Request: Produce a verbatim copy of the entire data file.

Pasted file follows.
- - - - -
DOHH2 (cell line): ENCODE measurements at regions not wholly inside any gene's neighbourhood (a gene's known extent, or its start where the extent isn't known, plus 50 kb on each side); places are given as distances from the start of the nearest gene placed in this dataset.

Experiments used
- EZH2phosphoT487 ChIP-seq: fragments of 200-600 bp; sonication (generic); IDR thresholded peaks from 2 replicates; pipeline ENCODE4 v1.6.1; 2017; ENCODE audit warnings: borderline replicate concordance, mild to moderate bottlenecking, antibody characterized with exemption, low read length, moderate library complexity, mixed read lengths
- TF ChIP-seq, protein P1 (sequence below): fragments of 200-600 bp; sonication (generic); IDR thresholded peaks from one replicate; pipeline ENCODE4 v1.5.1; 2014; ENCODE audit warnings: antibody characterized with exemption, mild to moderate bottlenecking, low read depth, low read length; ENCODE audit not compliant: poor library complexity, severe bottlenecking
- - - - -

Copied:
DOHH2 (cell line): ENCODE measurements at regions not wholly inside any gene's neighbourhood (a gene's known extent, or its start where the extent isn't known, plus 50 kb on each side); places are given as distances from the start of the nearest gene placed in this dataset.

Experiments used
- EZH2phosphoT487 ChIP-seq: fragments of 200-600 bp; sonication (generic); IDR thresholded peaks from 2 replicates; pipeline ENCODE4 v1.6.1; 2017; ENCODE audit warnings: borderline replicate concordance, mild to moderate bottlenecking, antibody characterized with exemption, low read length, moderate library complexity, mixed read lengths
- TF ChIP-seq, protein P1 (sequence below): fragments of 200-600 bp; sonication (generic); IDR thresholded peaks from one replicate; pipeline ENCODE4 v1.5.1; 2014; ENCODE audit warnings: antibody characterized with exemption, mild to moderate bottlenecking, low read depth, low read length; ENCODE audit not compliant: poor library complexity, severe bottlenecking